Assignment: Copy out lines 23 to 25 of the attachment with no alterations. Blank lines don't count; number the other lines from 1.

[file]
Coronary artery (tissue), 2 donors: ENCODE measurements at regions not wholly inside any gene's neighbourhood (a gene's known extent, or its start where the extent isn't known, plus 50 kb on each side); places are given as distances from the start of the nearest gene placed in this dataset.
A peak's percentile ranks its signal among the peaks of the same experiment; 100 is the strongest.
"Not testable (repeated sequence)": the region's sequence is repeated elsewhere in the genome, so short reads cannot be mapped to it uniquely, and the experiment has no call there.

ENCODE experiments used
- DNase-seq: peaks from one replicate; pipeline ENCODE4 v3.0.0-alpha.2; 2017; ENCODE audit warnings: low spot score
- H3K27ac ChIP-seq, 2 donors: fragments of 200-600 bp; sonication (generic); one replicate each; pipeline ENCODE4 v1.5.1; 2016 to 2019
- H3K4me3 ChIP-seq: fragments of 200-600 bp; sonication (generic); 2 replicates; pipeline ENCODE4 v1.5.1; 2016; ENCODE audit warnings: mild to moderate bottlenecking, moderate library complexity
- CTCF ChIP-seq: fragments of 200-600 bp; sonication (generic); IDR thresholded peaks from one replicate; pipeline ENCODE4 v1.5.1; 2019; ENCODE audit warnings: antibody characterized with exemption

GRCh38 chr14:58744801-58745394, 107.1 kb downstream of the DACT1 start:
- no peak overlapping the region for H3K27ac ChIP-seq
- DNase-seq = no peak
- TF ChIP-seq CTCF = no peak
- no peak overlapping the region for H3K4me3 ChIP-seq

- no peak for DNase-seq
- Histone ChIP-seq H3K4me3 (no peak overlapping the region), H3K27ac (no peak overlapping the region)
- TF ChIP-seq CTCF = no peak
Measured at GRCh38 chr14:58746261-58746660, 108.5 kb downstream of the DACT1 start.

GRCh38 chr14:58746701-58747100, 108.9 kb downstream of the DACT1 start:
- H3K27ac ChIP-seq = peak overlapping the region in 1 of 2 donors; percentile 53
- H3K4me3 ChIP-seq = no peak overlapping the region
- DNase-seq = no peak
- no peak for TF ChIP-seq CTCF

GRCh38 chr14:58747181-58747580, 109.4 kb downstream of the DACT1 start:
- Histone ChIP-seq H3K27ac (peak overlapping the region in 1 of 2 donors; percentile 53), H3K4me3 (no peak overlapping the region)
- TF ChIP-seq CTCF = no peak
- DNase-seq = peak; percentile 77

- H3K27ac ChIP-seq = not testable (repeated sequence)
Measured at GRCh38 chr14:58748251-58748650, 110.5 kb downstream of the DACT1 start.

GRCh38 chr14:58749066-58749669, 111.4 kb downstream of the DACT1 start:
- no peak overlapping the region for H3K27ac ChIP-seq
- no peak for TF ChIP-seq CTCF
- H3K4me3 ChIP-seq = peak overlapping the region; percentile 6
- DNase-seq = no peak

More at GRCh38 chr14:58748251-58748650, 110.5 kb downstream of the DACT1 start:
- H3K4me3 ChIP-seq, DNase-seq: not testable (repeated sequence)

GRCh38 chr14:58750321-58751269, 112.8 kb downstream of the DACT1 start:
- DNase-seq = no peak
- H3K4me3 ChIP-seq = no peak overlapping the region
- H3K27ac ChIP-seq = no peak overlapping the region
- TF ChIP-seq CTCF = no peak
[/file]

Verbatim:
GRCh38 chr14:58747181-58747580, 109.4 kb downstream of the DACT1 start:
- Histone ChIP-seq H3K27ac (peak overlapping the region in 1 of 2 donors; percentile 53), H3K4me3 (no peak overlapping the region)
- TF ChIP-seq CTCF = no peak